Congratulations you won a scholarship to help pay for college. Now the scholarship organization is asking for a bunch of documents. Know this is normal. Most give reassurance to the scholarship organization that you are meeting the rules or terms and conditions scholarship requirements. For others, the documents may be meeting tax regulations or creating a legal binding document that you voluntarily, freely, and knowingly agree to the terms of the scholarship agreement.
Every organization is different when it comes to what documentation they require in order to disburse a scholarship. Here are several of the common items requested and why:
Name and address of college’s student accounts or financial aid office
Scholarship organizations want to be able to send the scholarship check to the college and ensure the
Enrollment verification: For some, a letter of admission or your acceptance of admission may suffice. Some may request that you send a copy of the classes you registered for the fall semester. For others, they may require an official certification that you are enrolled at least half time. If this is the case, you may have to wait until you start school to make the request for enrollment verification.
Confirmation of intended major
If a scholarship requires that you are working towards a degree in a specific major, the scholarship organization may require that you demonstrate that you are enrolled in a particular course of study.
Transcript: Many multi-year scholarship awards require that you maintain a specific GPA or be enrolled in at least-half time or even full-time in order to get additional disbursements. In such cases, the scholarship organization may ask for a copy of your latest report card or ask for copy of your official college transcript.
Pro Tip: Since official college transcripts can cost around $50, ask the scholarship organization is you can provide an unofficial copy from the college’s student information system. Most college’s systems allow students to log in to their system and see a summary of enrollment and even grades. As long as you can print the summaries with the college’s information on it, many scholarship organizations will appreciate getting the information they need and you will appreciate only needing to pay for the paper the summary is printed on.
Affidavits of Eligibility, Liability, and/or Publicity Release
In the litigious age that we live in, many organizations want to have a legal agreement with a scholarship recipient to review specific terms in conditions. Some of these agreements focus on that you are having knowingly provided accurate information on your scholarship application. Others want you to acknowledge that the winner is responsible for any taxes, costs and expenses associated with the receipt and/or use of the scholarship. Others are wanting to ensure that you have agreed that organization can use name, location, photograph, likeness, voice, biographical and personal information, statements from your scholarship application, film, video, audio recording or other recording taken with you. This is because the scholarship organizations want to publicize the winner to their community, the other scholarship applicants, and the general public. Often for non-profits, this often helps the organization solicit for more funds for future scholarships. Be aware that if you are not 18 years old yet, you will have to have a parent or legal guardian sign the agreement.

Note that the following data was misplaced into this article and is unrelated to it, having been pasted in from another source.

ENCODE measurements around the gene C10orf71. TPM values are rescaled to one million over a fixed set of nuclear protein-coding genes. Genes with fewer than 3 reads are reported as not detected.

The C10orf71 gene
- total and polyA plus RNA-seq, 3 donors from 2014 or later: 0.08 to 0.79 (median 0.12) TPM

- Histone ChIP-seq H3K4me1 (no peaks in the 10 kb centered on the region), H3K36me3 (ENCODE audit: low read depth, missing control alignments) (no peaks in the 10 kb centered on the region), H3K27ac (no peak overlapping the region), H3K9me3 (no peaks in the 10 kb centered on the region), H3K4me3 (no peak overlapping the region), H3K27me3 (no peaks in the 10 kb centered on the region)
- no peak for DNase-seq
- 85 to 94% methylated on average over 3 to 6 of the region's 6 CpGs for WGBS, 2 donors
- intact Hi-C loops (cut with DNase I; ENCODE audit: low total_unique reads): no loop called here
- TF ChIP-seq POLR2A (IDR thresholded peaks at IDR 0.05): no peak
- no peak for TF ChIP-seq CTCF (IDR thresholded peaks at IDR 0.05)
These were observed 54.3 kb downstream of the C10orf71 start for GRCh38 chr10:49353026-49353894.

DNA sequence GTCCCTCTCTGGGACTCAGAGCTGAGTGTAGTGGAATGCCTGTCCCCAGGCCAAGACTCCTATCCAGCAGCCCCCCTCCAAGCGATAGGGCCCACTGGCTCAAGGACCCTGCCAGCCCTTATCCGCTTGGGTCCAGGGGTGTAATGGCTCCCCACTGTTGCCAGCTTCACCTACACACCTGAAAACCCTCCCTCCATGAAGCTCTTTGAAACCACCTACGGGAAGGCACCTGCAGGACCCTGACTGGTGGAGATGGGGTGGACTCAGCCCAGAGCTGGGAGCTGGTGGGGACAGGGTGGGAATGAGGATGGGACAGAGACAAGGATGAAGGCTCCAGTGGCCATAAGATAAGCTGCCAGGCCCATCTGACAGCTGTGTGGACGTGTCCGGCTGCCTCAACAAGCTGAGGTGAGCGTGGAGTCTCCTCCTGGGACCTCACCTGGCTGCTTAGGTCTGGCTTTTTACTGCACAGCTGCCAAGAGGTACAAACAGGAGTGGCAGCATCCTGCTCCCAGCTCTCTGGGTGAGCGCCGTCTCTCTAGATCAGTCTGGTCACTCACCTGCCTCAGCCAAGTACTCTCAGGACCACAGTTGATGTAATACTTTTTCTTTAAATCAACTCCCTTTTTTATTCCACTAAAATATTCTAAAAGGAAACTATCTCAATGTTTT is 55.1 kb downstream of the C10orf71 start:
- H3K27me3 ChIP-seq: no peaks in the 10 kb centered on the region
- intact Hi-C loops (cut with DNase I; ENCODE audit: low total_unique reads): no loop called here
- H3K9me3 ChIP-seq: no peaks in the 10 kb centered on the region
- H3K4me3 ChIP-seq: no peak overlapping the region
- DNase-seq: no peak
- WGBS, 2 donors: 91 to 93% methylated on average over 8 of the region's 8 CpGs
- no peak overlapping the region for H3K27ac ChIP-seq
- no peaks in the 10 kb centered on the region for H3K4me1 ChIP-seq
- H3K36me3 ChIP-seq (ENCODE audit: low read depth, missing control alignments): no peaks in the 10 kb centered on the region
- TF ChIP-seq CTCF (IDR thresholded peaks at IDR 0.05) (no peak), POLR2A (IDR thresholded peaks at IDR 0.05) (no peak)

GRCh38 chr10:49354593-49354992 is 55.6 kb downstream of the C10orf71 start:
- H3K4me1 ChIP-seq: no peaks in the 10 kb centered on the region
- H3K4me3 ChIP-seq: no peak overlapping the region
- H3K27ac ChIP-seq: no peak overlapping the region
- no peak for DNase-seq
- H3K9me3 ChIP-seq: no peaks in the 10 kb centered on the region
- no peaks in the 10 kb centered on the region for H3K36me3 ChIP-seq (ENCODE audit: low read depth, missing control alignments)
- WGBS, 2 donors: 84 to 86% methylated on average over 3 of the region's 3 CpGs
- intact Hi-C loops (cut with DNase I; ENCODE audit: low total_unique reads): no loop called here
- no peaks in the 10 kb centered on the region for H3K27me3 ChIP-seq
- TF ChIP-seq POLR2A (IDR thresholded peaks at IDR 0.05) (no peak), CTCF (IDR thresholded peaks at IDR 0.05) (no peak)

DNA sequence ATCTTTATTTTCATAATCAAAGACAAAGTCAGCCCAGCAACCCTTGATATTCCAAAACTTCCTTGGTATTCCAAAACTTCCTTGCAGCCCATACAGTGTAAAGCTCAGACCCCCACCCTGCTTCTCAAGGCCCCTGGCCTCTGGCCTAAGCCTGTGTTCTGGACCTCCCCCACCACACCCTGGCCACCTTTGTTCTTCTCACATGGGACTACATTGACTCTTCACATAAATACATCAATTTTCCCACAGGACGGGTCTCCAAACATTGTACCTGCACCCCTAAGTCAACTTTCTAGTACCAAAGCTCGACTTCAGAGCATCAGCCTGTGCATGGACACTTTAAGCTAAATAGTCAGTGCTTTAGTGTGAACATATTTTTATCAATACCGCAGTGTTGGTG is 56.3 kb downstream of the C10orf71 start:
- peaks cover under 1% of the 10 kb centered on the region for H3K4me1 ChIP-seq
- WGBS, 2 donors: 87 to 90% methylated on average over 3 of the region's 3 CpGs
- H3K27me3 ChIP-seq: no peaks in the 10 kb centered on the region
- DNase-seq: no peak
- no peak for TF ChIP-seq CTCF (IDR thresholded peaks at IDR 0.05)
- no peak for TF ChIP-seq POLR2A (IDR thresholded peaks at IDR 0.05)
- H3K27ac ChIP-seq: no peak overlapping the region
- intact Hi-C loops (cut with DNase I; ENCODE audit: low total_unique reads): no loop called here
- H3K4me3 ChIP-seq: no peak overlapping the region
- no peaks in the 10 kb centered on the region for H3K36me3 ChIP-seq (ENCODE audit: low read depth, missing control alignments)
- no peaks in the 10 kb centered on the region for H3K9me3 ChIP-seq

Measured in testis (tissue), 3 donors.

If a scholarship is over $600 and is awarded directly to a student (especially if this is before a student is enrolled in college), then scholarship organization needs to issue a 1099-Misc Income to the recipient and therefore needs a to request IRS W-9 Form.
529 College Savings Account Information
Some scholarship organizations who want to award scholarship funds before a student is enrolled in college may offer to send the payment to a qualified 529 college savings plan account. In this way, the scholarship organization can be assured that the scholarship funds are used for qualified education related expenses.
This is not an exhaustive list. It does represent the documents the most common categories. Ensure that you are comfortable with providing the information requested and ask questions directly to the scholarship organization is you want additional details about the documentation requested.
Colleen MacDonald Krumwiede is a financial aid and paying for college expert with over a decade of financial aid experience at Stanford GSB, Caltech, and Pomona College and another decade at educational finance and technology companies servicing higher education. She guides go-to-market strategy and product development at Quatromoney to transform the way families afford college.